We’ve all been there, having a webserver which is running low on diskspace. I added an iscsi filesystem to provide sufficient space for creating backups of the system. I host the iscsi filesystem on a FreeNAS box, which usually runs great. But periodically it appears that a bug in the system causes the FreeNAS box to reboot. Then my webservers iscsi connection gets confused and I get to take drastic measures. I force disconnect iscsi and reconnect it.
Force Disconnect iscsi
After ensuring that the FreeNAS box is running properly, I unmount the drive on my webserver.
I get the details of the existing zombie session with this command.
iscsiadm -m session -o show
tcp:  192.168.0.253:3261,2 iqn.2005-10.org.freenas.ctl:tmpfs (non-flash)
The response shows the details of the active session, the IP address and port, as well as the iqn string. I use them in the following command to force disconnect iscsi.
iscsiadm -m node -T iqn.2005-10.org.freenas.ctl:tmpfs -p 192.168.0.253:3261 -u
Logging out of session [sid: 3, target: iqn.2005-10.org.freenas.ctl:tmpfs, portal: 192.168.0.253,3261]
After getting confirmation that the session has been logged out, I then restart the iscsi service for good measure.
service iscsid restart
Now that the iscsi service has been restarted the system is ready to reconnect to the iscsi filesystem. Execute the following command to log back in to your iscsi connections.
iscsiadm -m node --login
Logging in to [iface: default, target: iqn.2005-10.org.freenas.ctl:tmpfs, portal: 192.168.0.253,3261] (multiple)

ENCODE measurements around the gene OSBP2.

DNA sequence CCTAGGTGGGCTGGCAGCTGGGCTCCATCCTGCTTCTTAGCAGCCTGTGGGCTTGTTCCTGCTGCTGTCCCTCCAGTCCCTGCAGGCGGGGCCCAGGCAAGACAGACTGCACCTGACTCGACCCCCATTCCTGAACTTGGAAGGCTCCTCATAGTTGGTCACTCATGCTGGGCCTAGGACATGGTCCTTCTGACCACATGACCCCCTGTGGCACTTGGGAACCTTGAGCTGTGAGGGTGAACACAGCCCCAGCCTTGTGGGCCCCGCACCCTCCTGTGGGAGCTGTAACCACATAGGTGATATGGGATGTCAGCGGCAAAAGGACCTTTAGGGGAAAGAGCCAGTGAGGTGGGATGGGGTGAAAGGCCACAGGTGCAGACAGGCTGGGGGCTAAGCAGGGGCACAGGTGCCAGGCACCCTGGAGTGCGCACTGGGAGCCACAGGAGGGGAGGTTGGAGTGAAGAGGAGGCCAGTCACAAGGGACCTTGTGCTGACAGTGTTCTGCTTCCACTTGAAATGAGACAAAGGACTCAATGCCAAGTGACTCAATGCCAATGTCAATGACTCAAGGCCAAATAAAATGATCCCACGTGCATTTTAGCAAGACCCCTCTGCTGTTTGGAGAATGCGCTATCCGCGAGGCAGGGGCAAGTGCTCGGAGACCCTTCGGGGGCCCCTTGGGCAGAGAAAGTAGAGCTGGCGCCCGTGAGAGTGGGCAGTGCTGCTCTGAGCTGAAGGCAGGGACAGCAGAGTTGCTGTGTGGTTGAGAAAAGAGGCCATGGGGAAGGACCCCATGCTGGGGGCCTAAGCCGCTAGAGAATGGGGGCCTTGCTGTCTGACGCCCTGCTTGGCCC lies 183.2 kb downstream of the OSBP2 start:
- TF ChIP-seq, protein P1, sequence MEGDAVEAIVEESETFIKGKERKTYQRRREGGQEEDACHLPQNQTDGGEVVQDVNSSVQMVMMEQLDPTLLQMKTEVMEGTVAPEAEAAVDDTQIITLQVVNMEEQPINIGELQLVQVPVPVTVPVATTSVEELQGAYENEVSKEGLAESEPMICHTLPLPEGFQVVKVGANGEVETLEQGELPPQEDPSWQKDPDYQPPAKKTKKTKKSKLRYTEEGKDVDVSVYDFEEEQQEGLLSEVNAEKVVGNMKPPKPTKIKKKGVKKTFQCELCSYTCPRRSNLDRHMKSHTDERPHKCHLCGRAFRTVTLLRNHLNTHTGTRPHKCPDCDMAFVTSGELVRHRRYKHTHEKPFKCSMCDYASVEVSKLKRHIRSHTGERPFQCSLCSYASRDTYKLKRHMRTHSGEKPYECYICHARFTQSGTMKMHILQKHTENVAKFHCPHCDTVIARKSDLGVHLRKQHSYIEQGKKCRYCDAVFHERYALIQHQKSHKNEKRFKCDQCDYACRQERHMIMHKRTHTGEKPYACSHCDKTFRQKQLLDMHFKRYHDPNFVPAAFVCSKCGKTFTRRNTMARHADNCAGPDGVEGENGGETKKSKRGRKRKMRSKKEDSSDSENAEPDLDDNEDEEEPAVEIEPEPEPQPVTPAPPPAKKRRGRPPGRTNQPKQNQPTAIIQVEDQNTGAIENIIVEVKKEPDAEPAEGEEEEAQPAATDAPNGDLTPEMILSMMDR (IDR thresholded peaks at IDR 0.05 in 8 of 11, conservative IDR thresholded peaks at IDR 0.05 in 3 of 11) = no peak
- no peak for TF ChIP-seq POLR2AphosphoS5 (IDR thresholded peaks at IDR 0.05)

Login to [iface: default, target: iqn.2005-10.org.freenas.ctl:tmpfs, portal: 192.168.0.253,3261] successful.
Once the login has been successful you should be ready to mount your drive again. But I have found that sometimes when reconnecting the filesystem it gives it a new drive identifier. My system will bounce between /dev/sda and /dev/sdb. I use the following command to verify which drive identifier it has used.
Remount your iscsi filesytem
major minor #blocks name
11 0 1048575 sr0
252 0 524288000 vda
252 1 505411392 vda1
252 2 18874368 vda2
252 16 104857600 vdb
252 17 104857568 vdb1
8 0 1310720000 sda
8 1 734002176 sda1
The last 2 lines show that it connected as /dev/sda where it had been /dev/sdb before it was disconnected. I then change the settings in /etc/fstab to use the new drive identifier. After that you might be good to go, but I have also found when the drive identifier changes that issues with UUID’s can occur. As in my case when I attempted to mount the filesystem.
mount: wrong fs type, bad option, bad superblock on /dev/sda1,
missing codepage or helper program, or other error
In some cases useful info is found in syslog - try
dmesg | tail or so
That didn’t look very good, so I ran the command it recommended to check dmesg.
dmesg | tail
[9638158.235890] sd 5:0:0:0: [sda] 2621440000 512-byte logical blocks: (1.34 TB/1.22 TiB)
[9638158.235895] sd 5:0:0:0: [sda] 32768-byte physical blocks
[9638158.237537] sd 5:0:0:0: [sda] Write Protect is off
[9638158.237541] sd 5:0:0:0: [sda] Mode Sense: 7f 00 10 08
[9638158.238100] sd 5:0:0:0: [sda] Write cache: enabled, read cache: enabled, supports DPO and FUA
[9638158.238193] sd 5:0:0:0: alua: transition timeout set to 60 seconds
[9638158.238204] sd 5:0:0:0: alua: port group 01 state A non-preferred supports TolUSNA
[9638158.252324] sda: sda1
[9638158.256859] sd 5:0:0:0: [sda] Attached SCSI disk
[9638245.008254] XFS (sda1): Filesystem has duplicate UUID 1615e711-25b3-4120-aa87-2514feebb1c4 - can't mount
The last line of the output indicated that the filesytem had a duplicate UUID (because it used to be /dev/sdb). XFS tools v5+ have a command to change the UUID of a filesystem. But I was running v3.1.1, so I opted for a different solution. I added an option to the fstab entry that tells the system not to check the UUID.
/dev/sda1 /var/lib/dumps/ xfs _netdev,nouuid 0 0
Now the filesystem mounts fine, even with a duplicate UUID. This may not be the perfect solution. But when you need to force disconnect iscsi and reconnect iscsi, these commands do the trick for me.
Here are some of the resources that I used when researching this topic:
Want to learn how to find a Replacement for Netstat on Linux, check out this post to find out how.